Monday, July 6, 2009

Kids and Money

Okay parents. We're in full summer mode, the kids are out of school and are busy finding new ways to spend your money.

No matter how many times you try to tell them that money does not, in fact, grow on trees, the message isn't getting through.

But first, if you as a parent have a difficult time communicating with your kids about money, you're not alone.

I want to emphasize how important this is: with a recent study citing that our consumer debt in Canada has swollen now to over $1.3 trillion dollars and with over 75% of Canadians possessing less than 3 months savings in a bank account, these adult problems with likely be passed on to our children.

We need to teach kids how to save, spend wisely and respect credit. But many parents find it extremely difficult to talk about finances at home, more difficult than talking to their kids about sex. Money (and might I add the lack of money) is the new taboo of today.

The problem is, most parents don't know where to start. It's not enough to burst into the occasional rant and rave about the cost of things when the kids want money to spend on yet another new video game, or they want to buy an expensive pair of jeans. That's not teaching kids about finances. That's just teaching them to go away and try you again when you might be in a better mood.

Parents need to start talking to their kids on a everyday basis about money.

So here's some suggestions for initiating the "money talk" with your child while having a little fun.

Step one: at any age, I encourage parents to have a piggy bank for their child. This should be a fun and simple account that encourages dialogue about coins, cash and foreign money. To ensure your child always has some fun with spending during their lifetime, allow your child to freely purchase what they desire from this bank without your approval.

Step two: at the age of around 5 - 7, depending on your child, introduce a short-term savings account. Whatever cash flow comes into your child's life (birthday gifts, allowances, etc.), discuss with them what percentage will be allocated to the piggy bank (for their own spending) and how much will be designated for the short-term savings account. The idea here is to teach your child that there are things in life that need to be "saved up" for as in adulthood. Make a list with your child of all the activities or items they wish to have in the next 30-90 days (a swim pass for the summer, a new game or pair of jeans) and figure out which ones will take priority and how your child will save up for them. Have them participate in deciding which to cross off this list, add, etc.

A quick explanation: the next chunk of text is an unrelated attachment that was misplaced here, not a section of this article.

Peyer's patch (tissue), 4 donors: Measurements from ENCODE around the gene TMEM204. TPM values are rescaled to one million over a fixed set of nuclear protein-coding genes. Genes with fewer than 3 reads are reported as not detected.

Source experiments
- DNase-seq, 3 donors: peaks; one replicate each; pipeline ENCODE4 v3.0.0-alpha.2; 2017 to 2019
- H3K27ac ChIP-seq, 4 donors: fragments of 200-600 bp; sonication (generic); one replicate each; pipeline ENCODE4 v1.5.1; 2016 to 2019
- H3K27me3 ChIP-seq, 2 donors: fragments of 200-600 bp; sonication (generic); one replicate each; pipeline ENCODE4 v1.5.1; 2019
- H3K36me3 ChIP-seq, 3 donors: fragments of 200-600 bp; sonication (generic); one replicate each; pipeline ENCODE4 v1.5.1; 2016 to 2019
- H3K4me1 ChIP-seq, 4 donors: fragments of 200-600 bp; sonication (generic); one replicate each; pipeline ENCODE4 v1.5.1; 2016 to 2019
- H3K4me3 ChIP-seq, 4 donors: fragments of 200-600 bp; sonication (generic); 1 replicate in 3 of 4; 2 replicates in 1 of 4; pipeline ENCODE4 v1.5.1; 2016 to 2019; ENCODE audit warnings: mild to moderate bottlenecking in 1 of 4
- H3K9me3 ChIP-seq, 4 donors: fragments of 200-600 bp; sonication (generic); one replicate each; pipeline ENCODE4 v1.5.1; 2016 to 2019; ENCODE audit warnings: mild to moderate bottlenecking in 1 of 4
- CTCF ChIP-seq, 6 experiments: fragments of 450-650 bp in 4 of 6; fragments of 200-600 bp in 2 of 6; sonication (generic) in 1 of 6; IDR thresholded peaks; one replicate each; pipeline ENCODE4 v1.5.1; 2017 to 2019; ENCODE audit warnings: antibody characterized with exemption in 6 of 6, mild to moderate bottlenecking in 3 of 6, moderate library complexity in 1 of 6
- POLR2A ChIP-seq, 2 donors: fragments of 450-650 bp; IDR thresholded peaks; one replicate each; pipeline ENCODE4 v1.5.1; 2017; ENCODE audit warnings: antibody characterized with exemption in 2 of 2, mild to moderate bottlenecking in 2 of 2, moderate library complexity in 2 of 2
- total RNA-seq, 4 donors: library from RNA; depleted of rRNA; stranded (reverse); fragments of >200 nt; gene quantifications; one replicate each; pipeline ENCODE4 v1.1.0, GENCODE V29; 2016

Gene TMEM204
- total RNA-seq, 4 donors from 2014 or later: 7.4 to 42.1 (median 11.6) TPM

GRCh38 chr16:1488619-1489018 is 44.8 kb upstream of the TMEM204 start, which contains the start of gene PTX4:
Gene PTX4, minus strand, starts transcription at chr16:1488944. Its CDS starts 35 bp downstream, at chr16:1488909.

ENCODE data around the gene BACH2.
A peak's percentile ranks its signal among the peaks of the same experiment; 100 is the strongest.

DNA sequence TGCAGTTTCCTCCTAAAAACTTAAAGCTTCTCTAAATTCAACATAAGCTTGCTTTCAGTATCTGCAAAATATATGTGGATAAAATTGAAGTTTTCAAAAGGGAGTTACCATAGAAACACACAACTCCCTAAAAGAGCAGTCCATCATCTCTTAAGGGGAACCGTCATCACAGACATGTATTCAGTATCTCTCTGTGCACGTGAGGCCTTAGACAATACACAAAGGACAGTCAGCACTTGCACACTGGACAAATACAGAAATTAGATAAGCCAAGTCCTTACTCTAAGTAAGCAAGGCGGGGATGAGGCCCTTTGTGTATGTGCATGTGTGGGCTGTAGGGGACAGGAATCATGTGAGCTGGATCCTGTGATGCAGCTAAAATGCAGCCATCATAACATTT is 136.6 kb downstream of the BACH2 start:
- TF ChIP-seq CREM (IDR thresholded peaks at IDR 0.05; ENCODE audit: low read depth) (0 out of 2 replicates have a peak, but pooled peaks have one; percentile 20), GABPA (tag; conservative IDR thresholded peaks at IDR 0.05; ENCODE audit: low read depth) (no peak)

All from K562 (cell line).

This summer, also try using cash as much as possible when shopping with your child. My fear is that our children will grow up not thinking that money grows on trees, but in little plastic cards such as credit and debit cards. When making purchases with cash, explain to your child the tangibility of such items and how long mom and dad had to work to purchase "x".

Step three: at the age of 15 or 16, I strongly encourage parents to set up a mock credit card with their child. Once they hit 18 and can get a real credit card of their own, the innocent mistakes that can and are made out the gate can haunt them on their credit report for 6 years.

This is a fake credit card extended by the "bank of mom and dad", but make it as official as possible. How much credit you're extending (it may only be $50 or much more), the interest associated, payment due dates, etc. That way, any mistakes made by your child can be easily corrected by you and when they are ready for the actual credit card, they'll be comfortable with responsible use of it.

Lastly, consider designating a monthly family money meeting. Consistency is the key - every 1st or 15th of the month and it doesn't need to last long. Set aside 5 minutes or more to discuss what's on your child's mind regarding finances, investments and how they feel about money (maybe there's been a layoff in your family or with a friend's parent and they're feeling scared.) And parents, don't worry if you don't have all the answers. With the plethora of information on the Internet and the ease of Googling almost anything you'd wish to know, you can learn together.

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